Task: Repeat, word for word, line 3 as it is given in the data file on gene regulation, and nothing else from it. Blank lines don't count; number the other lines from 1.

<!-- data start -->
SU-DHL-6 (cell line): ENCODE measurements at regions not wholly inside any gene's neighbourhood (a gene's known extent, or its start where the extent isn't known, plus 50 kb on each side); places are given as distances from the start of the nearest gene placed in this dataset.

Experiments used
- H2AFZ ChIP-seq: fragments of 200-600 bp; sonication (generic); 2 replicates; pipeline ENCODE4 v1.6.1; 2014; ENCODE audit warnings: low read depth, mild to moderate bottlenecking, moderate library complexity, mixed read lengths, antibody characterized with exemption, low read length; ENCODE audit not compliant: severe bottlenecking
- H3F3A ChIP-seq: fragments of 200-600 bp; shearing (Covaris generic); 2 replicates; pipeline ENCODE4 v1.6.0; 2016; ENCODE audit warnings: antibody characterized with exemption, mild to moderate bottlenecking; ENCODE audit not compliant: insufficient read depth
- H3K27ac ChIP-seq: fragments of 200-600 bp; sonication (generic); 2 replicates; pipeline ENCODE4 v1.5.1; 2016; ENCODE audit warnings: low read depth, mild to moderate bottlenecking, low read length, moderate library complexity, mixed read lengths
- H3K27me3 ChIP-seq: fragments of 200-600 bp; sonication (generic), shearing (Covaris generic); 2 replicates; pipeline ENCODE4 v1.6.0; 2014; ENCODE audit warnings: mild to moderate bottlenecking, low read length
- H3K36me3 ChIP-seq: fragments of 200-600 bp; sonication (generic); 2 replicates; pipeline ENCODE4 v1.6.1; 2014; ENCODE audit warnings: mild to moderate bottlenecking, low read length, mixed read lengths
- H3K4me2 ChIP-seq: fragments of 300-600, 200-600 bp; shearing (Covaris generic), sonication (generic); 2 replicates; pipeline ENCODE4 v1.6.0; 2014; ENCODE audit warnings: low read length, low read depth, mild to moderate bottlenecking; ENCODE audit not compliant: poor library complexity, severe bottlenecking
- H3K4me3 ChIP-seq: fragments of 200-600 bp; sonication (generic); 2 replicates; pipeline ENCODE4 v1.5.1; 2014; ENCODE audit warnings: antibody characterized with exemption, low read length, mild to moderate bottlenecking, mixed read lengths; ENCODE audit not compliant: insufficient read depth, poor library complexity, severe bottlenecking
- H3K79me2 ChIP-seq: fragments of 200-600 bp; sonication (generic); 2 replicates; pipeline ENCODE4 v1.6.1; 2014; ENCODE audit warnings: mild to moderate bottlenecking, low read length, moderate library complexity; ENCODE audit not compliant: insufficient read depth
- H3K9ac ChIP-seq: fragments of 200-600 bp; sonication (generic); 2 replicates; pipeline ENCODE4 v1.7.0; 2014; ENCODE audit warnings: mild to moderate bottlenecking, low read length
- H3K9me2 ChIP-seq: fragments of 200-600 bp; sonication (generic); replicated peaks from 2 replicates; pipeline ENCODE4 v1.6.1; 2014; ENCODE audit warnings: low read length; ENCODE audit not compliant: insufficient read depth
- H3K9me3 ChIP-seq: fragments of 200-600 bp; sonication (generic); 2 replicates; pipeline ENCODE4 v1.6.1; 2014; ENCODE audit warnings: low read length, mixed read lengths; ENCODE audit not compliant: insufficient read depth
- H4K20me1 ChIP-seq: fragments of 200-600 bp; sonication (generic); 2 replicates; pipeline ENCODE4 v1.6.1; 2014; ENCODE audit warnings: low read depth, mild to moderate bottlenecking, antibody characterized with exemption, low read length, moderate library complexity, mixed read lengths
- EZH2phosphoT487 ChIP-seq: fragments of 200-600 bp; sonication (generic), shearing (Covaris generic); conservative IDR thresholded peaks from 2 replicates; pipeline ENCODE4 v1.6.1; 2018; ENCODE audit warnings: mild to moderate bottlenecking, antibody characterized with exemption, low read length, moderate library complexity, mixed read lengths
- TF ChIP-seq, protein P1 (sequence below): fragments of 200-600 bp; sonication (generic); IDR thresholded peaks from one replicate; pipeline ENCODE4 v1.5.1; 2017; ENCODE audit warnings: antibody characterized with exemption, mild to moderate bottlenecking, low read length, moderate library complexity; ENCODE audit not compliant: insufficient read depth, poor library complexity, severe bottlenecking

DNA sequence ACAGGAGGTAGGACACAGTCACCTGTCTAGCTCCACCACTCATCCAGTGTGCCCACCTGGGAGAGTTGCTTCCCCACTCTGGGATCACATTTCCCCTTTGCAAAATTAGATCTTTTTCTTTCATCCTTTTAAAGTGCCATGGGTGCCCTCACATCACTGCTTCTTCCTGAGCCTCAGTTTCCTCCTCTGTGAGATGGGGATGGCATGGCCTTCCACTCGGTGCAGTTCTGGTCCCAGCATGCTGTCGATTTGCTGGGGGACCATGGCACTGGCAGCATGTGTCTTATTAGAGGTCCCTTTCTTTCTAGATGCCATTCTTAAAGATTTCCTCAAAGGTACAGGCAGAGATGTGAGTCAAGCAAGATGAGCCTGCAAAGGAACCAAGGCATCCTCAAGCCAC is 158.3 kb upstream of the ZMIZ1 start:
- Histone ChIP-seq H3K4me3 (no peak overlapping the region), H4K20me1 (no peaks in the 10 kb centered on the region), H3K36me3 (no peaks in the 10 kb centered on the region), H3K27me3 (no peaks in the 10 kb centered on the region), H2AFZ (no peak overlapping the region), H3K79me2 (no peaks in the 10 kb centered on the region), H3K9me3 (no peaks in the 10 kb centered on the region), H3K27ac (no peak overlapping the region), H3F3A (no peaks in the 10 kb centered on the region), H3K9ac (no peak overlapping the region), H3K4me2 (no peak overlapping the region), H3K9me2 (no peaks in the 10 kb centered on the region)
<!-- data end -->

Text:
- H2AFZ ChIP-seq: fragments of 200-600 bp; sonication (generic); 2 replicates; pipeline ENCODE4 v1.6.1; 2014; ENCODE audit warnings: low read depth, mild to moderate bottlenecking, moderate library complexity, mixed read lengths, antibody characterized with exemption, low read length; ENCODE audit not compliant: severe bottlenecking